The term “target audience” is narrower than “target market.” It refers specifically to the group of consumers targeted by marketing messaging.
Advertising specialist Tom Duncan explains: A target audience is “a group that has significant potential to respond positively to a brand message.”
Your target audience may or may not be the end users of your product, but they are the people you plan to direct your marketing to.
To communicate effectively with your target audience, you need to understand who they are, and what their true needs and desires are.
Because, “no matter what your product is, you are ultimately in the education business,” said Robert G. Allen. “Your customers need to be constantly educated about the many advantages of doing business with you, trained to use your products more effectively, and taught how to make never-ending improvement in their lives.”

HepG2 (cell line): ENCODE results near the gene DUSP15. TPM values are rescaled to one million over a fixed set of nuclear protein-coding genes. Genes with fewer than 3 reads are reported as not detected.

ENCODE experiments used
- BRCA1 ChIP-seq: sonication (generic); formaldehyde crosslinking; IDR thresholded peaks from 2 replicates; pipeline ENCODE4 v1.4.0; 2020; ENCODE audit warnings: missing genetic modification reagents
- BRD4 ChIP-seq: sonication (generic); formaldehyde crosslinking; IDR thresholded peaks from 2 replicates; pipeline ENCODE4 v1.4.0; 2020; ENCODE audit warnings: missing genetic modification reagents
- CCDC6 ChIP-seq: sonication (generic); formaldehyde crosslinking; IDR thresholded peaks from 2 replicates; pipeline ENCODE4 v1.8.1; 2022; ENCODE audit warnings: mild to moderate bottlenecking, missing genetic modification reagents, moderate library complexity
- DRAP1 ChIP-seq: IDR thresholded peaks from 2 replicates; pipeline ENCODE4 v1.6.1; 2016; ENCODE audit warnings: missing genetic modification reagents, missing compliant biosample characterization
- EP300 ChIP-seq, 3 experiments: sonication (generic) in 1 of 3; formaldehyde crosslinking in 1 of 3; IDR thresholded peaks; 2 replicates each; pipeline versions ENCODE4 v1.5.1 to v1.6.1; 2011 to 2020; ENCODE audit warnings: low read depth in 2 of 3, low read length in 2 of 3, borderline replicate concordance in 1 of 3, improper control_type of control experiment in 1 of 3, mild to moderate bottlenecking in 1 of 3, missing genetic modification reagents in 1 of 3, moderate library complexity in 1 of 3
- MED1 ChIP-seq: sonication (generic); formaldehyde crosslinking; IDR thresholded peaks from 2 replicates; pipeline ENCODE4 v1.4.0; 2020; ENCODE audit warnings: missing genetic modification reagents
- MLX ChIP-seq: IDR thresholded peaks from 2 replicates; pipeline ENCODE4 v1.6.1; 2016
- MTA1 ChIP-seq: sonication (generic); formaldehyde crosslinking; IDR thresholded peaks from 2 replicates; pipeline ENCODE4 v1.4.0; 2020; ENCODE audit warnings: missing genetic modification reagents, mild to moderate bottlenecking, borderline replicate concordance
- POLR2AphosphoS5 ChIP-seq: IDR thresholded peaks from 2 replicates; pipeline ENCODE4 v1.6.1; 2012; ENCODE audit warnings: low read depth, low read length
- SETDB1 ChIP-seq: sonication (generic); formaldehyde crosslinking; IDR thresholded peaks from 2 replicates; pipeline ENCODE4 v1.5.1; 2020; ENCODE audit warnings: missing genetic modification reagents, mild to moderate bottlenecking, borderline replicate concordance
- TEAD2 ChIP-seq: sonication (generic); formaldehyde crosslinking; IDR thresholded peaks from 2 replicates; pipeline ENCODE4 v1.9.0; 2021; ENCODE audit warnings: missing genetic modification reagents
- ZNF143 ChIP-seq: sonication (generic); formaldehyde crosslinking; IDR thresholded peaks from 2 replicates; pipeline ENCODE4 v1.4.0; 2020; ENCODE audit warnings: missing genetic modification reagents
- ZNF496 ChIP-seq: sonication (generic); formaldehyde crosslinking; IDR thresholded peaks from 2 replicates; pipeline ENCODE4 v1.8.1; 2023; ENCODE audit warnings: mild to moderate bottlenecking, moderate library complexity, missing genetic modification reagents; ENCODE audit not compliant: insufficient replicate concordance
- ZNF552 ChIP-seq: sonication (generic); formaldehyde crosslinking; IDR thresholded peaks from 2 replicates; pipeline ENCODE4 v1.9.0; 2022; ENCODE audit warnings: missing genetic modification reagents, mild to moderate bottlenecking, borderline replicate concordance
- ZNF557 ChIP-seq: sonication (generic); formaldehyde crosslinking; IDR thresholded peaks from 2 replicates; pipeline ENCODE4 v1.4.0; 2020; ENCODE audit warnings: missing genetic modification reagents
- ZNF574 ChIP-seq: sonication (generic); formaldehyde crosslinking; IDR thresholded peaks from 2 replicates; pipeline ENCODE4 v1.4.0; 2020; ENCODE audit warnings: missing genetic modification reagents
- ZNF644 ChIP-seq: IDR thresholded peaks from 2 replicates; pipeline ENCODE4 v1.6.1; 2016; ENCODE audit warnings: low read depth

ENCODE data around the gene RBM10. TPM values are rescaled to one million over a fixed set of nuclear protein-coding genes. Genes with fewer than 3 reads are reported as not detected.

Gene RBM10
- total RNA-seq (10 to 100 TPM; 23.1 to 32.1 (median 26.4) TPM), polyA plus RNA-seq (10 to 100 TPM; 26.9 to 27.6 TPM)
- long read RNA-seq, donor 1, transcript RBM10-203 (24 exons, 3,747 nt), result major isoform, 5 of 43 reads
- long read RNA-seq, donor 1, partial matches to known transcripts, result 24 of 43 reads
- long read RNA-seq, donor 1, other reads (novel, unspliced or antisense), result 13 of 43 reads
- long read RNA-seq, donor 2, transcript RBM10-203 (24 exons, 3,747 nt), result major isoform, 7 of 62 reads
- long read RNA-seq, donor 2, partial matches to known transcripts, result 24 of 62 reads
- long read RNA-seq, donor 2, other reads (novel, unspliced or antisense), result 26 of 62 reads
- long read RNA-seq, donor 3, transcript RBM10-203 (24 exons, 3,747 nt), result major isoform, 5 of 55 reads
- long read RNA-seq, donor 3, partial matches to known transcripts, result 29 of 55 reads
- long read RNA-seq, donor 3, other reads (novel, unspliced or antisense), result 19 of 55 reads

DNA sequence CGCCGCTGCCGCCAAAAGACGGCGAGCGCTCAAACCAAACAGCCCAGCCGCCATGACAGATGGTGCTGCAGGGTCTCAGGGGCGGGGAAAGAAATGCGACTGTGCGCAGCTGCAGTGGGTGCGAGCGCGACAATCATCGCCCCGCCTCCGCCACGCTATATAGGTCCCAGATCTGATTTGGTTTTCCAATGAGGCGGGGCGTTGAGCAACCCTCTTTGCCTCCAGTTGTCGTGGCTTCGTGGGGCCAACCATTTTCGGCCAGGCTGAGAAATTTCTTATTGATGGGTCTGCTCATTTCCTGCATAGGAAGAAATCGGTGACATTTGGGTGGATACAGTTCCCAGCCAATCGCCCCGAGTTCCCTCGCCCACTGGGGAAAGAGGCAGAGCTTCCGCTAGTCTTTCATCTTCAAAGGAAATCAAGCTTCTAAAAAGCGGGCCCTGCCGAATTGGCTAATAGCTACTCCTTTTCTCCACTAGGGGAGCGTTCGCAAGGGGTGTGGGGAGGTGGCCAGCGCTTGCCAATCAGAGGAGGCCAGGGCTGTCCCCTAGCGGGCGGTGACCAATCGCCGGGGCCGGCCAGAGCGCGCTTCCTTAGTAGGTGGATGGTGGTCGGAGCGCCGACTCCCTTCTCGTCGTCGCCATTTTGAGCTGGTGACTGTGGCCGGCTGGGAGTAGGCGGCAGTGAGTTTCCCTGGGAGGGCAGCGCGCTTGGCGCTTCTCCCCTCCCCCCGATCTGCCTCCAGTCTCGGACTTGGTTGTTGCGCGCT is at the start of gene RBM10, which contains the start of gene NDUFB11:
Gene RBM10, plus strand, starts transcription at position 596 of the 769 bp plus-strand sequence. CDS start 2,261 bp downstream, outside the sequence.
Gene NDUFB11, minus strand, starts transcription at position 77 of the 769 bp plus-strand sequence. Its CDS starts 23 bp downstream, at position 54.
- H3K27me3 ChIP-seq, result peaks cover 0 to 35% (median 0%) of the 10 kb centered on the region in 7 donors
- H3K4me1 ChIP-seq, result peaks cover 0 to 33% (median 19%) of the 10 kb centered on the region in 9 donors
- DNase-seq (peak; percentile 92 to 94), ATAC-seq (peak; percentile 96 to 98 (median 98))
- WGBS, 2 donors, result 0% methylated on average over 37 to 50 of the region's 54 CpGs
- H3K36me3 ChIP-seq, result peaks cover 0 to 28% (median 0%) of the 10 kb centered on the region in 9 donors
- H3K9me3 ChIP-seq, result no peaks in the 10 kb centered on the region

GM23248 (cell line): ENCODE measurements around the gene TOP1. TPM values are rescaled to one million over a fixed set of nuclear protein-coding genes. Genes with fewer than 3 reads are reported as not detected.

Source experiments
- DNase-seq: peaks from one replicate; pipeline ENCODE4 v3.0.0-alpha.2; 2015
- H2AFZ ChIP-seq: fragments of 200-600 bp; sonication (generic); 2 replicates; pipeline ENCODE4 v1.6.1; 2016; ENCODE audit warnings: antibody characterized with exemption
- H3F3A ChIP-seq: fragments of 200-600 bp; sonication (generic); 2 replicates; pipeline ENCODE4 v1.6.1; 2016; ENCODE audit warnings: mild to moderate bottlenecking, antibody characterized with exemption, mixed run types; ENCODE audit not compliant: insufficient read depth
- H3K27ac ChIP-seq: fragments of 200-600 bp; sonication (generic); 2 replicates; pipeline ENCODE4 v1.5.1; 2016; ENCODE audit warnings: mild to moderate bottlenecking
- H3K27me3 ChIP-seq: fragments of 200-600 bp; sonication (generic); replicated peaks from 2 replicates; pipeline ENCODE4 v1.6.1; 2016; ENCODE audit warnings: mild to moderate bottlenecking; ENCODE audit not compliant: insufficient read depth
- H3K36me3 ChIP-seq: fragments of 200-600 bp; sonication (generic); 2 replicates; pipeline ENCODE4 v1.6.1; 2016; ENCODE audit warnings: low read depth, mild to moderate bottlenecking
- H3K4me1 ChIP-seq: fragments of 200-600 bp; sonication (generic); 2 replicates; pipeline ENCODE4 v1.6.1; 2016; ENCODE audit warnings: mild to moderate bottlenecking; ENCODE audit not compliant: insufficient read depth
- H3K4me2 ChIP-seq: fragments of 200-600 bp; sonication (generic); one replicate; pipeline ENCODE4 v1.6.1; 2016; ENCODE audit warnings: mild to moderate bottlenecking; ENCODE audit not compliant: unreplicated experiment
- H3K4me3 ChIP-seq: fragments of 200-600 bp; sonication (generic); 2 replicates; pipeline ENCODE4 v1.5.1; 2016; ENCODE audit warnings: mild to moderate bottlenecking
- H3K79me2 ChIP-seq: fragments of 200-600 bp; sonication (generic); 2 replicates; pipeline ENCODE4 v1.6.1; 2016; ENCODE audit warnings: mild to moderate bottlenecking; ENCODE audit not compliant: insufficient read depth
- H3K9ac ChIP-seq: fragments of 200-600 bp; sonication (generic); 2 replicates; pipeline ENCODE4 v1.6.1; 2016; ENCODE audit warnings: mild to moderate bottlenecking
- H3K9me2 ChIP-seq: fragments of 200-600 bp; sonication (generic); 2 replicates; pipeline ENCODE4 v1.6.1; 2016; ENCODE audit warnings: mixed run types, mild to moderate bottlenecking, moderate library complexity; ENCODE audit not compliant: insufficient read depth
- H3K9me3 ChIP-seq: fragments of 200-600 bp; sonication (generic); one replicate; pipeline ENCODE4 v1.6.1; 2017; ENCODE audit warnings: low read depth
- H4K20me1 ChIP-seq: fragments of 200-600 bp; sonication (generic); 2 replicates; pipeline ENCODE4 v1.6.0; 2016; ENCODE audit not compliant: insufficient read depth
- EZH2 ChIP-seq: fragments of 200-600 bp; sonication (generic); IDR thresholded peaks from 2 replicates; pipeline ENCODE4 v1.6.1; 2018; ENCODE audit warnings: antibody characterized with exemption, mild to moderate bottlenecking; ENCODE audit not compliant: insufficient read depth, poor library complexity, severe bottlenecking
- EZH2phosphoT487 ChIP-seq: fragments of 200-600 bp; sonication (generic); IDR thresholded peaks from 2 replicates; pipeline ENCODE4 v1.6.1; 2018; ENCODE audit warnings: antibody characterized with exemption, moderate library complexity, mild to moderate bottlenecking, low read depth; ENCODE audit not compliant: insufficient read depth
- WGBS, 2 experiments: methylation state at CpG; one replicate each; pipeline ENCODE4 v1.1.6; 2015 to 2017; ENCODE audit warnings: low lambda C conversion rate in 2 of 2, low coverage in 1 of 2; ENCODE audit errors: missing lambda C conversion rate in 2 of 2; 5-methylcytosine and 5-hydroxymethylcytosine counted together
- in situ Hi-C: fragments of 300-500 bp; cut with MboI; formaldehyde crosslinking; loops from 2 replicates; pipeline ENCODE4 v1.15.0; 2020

What’s more, remember what author and marketing guru Orvel Ray Wilson said: “Customers buy for their reasons, not yours.”
Let’s revisit the McDonald’s example we looked at above.
Target Audience Example
Although one of McDonald’s key target markets is children, there’s a big problem with this target market: Children don’t have any purchasing power.
In other words, it’s not the children who buy McDonald’s products — it’s the adults in their lives.
So, McDonald’s create the Happy Meal to serve their target market of children. However, they create advertisements promoting the Happy Meal aimed at their target audience of parents.
This is clearly shown in the video advertisement below.
The ad highlights things that kids aren’t interested in, but are important to parents: Such as “no artificial colors, flavorings, or preservatives,” and charitable donations.
What do kids care most about?
The toy, of course! But this gets only a scant mention near the end of the video.
When it comes to Happy Meals, children might be McDonald’s target market, but they’re clearly not the target audience.